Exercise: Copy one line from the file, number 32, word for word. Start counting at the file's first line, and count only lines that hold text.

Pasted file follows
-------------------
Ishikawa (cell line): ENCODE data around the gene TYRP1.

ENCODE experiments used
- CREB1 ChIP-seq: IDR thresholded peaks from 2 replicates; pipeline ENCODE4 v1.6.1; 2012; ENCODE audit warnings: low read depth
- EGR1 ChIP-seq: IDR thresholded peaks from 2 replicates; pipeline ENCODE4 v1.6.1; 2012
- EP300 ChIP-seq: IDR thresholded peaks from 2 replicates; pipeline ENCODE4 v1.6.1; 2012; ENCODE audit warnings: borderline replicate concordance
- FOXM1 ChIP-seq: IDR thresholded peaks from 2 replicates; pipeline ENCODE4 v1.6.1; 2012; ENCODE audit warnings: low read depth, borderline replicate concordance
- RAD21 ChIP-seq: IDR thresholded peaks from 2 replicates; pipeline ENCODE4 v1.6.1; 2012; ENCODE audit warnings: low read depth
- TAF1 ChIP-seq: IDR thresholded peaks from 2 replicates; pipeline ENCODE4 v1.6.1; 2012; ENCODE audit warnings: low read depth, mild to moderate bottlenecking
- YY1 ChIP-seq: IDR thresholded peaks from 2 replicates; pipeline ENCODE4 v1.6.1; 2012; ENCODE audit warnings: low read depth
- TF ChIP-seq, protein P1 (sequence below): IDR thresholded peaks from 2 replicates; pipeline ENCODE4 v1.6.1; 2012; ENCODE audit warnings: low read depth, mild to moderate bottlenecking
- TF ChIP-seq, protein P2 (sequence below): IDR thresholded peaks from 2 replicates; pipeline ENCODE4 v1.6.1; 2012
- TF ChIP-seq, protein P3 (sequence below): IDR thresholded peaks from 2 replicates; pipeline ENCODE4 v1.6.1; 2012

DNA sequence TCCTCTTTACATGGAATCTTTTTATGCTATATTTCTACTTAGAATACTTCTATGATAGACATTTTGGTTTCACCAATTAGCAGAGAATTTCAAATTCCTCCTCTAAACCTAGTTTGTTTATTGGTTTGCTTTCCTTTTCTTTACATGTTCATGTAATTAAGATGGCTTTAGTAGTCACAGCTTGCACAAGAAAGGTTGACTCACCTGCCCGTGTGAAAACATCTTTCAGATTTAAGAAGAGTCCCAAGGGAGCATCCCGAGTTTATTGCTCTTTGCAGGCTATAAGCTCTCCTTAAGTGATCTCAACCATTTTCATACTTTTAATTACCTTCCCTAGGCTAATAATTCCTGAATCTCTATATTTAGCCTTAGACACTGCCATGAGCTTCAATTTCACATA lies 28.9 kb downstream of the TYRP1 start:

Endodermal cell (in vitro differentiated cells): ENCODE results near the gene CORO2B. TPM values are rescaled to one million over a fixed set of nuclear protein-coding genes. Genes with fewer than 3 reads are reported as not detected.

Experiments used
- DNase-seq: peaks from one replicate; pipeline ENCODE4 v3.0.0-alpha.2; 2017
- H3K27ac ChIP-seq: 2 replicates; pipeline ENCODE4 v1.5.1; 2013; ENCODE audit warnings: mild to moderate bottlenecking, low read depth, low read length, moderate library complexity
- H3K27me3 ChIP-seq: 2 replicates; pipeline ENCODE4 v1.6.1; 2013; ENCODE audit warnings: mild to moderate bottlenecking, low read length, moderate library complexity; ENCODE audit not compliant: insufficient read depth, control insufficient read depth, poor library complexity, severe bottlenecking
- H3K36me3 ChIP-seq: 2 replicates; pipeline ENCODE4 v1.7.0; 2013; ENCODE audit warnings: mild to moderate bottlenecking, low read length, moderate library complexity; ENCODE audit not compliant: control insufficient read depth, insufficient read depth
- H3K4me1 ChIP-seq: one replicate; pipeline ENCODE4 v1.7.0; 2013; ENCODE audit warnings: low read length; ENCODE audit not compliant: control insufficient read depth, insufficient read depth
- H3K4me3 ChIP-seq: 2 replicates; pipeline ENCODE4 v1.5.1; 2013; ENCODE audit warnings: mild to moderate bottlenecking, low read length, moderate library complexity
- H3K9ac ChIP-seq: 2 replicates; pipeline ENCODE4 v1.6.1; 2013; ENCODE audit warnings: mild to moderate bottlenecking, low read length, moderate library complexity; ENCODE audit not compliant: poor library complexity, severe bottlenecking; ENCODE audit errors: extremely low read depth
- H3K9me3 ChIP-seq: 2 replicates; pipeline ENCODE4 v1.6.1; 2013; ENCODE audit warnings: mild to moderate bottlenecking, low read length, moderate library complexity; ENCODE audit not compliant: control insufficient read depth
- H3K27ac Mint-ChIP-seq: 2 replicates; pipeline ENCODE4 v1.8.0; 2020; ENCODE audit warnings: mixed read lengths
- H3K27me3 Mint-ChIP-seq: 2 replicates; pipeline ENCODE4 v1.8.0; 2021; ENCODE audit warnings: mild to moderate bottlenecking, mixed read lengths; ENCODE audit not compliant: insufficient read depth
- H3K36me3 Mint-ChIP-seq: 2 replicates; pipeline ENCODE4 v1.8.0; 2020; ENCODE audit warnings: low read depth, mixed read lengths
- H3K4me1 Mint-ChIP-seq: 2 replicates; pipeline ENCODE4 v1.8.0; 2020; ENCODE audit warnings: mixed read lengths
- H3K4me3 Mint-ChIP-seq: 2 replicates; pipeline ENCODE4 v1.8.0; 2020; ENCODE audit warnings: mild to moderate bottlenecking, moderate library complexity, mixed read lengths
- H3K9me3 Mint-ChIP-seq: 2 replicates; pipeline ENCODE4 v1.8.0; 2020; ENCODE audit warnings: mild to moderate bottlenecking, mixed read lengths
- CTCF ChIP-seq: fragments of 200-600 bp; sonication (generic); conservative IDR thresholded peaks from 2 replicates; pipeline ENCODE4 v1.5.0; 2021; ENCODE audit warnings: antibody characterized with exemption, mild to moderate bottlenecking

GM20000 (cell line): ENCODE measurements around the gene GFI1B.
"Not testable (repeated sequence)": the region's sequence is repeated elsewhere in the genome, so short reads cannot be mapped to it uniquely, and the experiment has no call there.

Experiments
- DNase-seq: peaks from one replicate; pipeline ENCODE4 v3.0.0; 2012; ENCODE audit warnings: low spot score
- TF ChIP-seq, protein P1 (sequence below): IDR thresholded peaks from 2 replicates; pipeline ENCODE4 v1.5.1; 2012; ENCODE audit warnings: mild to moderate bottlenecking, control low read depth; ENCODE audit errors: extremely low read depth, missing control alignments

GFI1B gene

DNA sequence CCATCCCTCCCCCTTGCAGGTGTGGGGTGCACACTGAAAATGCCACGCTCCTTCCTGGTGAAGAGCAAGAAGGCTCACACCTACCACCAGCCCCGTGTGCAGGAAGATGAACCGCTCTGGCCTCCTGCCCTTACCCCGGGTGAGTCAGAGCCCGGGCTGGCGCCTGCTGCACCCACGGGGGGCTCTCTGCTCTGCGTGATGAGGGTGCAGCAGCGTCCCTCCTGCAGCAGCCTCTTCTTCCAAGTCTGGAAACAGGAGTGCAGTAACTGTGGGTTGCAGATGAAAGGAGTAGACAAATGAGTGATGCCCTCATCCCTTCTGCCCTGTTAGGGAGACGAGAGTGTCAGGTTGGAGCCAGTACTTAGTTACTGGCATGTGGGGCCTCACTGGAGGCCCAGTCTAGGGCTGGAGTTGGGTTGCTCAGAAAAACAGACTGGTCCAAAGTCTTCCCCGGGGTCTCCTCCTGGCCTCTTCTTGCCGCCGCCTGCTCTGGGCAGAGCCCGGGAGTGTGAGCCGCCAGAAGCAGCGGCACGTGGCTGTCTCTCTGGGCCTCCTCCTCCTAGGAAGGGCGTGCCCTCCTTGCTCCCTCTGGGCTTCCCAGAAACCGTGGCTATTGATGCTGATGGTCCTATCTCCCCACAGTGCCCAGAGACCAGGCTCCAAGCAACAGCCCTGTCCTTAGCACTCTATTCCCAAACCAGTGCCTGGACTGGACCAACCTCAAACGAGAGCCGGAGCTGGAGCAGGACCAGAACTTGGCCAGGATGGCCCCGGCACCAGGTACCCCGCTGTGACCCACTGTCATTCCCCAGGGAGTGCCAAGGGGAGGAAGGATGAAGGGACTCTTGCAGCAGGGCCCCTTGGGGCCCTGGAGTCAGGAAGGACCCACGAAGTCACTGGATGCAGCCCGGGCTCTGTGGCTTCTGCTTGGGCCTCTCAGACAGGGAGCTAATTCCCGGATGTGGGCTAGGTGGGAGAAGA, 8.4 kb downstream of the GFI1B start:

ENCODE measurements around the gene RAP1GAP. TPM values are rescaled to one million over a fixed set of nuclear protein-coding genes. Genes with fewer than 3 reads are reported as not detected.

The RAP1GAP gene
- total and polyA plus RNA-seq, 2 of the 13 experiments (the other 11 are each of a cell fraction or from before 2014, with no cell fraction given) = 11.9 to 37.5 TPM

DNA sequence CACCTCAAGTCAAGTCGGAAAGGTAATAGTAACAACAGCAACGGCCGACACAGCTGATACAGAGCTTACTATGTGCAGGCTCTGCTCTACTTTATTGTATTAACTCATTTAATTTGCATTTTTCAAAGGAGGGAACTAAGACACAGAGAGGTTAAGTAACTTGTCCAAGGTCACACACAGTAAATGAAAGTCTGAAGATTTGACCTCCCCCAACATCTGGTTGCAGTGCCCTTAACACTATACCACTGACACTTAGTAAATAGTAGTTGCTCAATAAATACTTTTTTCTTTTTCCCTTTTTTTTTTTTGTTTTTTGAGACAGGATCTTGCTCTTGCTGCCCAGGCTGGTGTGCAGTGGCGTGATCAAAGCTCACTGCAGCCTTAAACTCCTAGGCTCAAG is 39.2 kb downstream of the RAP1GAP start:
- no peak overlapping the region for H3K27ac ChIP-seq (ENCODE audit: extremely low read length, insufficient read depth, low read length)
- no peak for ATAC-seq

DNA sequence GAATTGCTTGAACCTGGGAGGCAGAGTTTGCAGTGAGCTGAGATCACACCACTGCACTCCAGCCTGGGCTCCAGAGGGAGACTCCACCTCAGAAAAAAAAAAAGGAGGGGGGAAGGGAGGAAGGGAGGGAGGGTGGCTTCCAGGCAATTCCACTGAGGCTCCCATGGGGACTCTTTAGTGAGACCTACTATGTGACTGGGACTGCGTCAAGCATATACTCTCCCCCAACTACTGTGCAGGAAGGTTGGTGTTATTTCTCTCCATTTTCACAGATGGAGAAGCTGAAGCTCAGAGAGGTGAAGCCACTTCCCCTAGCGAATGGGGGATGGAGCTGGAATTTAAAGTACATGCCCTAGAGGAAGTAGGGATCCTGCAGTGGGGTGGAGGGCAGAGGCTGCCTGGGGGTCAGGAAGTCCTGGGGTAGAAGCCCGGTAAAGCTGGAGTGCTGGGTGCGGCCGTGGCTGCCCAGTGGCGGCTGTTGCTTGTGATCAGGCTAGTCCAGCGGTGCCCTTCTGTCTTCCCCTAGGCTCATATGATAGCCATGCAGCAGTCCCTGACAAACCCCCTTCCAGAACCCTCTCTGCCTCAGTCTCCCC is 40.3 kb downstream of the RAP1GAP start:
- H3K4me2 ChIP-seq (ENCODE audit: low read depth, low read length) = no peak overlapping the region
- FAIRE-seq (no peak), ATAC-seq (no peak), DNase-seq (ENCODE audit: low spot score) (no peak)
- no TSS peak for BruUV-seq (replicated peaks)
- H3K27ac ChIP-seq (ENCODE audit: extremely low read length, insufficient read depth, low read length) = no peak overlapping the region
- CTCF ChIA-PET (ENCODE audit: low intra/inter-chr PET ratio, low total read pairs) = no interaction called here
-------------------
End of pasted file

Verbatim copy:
"Not testable (repeated sequence)": the region's sequence is repeated elsewhere in the genome, so short reads cannot be mapped to it uniquely, and the experiment has no call there.